**Use a handle or non-stick stickers to keep the ruler from slipping.
How to Quilt:
Once you have cut your fabric you are ready to piece everything together. Use a 1/4″ seam allowance (unless otherwise stated in a pattern.) When creating your own patterns be sure to add 1/4″ to all sides to account for that seam allowance. You want to be a stickler for these seam allowances. You should constantly be checking to make sure that you are using the correct seam allowance. If you aren’t using the proper seam allowance it will cause a lot of headaches and cause your quilt to be off from the pattern.
For the quilt in this post sew together all of the 5 1/2″ x 26 1/2″ strips as pictured in the pattern above. Sandwiching the pink strips between the white confetti strips. Press after you sew each seam.
Square the quilt to make sure that the edges are even. Then sew the long strips on either side. Press and square again. You want to press and square after each step regardless of the pattern you are using. This is a crucial step to making sure everything lines up nicely at the end.
Now you are ready to make your quilt sandwich. Press your fusible fleece to the quilt top. Then use the spray adhesive to spray the backing fabric to the back of the fusible fleece. Be sure that the backing is wider than the quilt top all the way around. You need 1/2″ – 1″ excess all the way around if you are going to self bind the quilt with the backing. If you are not using fusible fleece or basting spray you will want to use safety pins or your chosen basting technique to be sure that the layers of the quilt stay together and do not move when you are quilting.
Quilting the quilt:
Now we are ready to quilt the quilt. There are several techniques for achieving this.
The first is called Free Motion Quilting. This is achieved by lowering the feed dogs on your machine or covering them with a plate. Then you will use a quilting foot (pictured below.) You can use a stippling design also known as a meandering design. This looks like a curved walking path all the way around your quilt. This is one of the easiest methods to start with. To practice take a pencil and start in the middle of a piece of paper then draw a curvy line around the paper in a circular motion turning the paper as you draw. This is how you will stipple your quilt. You always want to start in the middle and work your way out. This will keep your fabric from bunching and folding in on itself when quilting.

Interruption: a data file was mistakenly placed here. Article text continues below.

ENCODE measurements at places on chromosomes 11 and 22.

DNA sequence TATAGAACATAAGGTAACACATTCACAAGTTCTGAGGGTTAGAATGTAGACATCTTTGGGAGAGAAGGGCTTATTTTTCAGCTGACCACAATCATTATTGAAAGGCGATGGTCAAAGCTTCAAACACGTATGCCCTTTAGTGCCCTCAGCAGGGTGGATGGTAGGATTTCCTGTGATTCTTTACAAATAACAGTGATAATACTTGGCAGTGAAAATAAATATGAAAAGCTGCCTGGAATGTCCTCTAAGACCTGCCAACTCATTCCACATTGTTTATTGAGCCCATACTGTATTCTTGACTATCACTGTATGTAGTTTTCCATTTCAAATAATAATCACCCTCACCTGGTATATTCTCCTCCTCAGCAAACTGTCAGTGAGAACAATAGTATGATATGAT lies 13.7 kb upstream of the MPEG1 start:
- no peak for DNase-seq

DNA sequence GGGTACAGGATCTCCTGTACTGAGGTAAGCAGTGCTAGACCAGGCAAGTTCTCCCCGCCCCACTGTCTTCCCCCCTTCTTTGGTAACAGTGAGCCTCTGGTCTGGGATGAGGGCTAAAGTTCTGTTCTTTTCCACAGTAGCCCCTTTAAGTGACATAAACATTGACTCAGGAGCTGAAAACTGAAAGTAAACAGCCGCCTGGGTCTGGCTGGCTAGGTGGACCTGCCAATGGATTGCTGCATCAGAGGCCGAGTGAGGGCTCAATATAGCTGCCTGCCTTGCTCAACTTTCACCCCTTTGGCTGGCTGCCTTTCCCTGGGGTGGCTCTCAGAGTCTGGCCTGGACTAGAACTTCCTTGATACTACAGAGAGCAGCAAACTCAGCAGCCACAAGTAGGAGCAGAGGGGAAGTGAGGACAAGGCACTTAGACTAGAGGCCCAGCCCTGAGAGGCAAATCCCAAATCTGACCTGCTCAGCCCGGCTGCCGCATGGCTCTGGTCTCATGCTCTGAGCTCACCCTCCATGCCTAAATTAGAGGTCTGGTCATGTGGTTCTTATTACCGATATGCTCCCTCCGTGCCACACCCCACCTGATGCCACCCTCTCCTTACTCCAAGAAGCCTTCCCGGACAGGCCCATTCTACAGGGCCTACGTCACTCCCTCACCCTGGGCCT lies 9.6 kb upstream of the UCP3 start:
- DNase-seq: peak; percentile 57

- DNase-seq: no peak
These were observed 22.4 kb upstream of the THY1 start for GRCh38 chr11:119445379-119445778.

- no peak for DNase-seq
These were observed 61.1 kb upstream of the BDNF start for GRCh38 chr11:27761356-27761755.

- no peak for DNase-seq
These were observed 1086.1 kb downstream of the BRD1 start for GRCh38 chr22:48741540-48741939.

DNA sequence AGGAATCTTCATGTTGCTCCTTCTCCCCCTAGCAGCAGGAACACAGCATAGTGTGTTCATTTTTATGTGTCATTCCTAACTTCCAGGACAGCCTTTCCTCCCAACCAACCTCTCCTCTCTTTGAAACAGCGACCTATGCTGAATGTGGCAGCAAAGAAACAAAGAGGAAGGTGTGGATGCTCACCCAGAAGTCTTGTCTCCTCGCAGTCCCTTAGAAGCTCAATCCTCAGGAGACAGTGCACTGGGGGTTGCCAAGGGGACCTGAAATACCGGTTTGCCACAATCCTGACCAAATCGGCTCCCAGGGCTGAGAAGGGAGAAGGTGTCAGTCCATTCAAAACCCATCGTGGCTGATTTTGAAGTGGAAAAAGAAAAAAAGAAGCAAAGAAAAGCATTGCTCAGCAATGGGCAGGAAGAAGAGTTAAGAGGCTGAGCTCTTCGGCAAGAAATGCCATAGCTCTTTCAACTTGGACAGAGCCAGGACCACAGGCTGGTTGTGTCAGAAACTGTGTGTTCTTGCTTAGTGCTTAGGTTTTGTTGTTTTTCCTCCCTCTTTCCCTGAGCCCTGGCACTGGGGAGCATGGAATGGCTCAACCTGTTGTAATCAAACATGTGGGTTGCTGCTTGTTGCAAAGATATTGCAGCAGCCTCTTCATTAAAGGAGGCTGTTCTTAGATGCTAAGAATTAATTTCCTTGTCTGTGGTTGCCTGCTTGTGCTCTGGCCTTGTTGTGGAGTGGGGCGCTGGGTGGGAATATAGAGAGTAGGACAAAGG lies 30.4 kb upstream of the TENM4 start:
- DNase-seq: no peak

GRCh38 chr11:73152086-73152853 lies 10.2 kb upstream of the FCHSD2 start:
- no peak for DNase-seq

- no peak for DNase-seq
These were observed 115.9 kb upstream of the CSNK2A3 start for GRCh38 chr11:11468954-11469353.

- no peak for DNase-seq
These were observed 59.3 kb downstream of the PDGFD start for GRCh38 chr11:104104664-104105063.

The free motion quilting that I have done on this quilt is a bubble or circle stitch. It is achieved by creating lots and lots of small circles. For this method you want to be sure that your fabric is very well basted together or you will get ripples and folded fabric. Again be sure to work from the middle and move outward.
The second type of quilting you can do is straight line quilting. This is achieved with your walking foot (you do not lower the feed dogs for this method.) You can also use the quilt guide that hopefully came with your walking foot. This helps you measure the same distance between each straight line. To see more about straight line quilting check out THIS post where I show all of these things in greater detail.
Finishing the Quilt:
Once you have finished quilting you will want to square your quilt. If you are self binding the quilt then fold the backing fabric away when straightening the quilt edge. If you are adding binding you will want to make sure and cut the excess backing away with the edge of the quilt.
Then you are finished!! Add a label or write on the back with a fabric marker so that everyone knows you made the quilt! This adds a personal touch and serves as a signature! I promise even if you think it is not perfect or worth the label, it is! And whomever gets the quilt will love it regardless of imperfections. Having a handmade quilt is a beautiful gift so go ahead and add that label!!
Still have questions about quilting for beginners? Share with me in the comments below.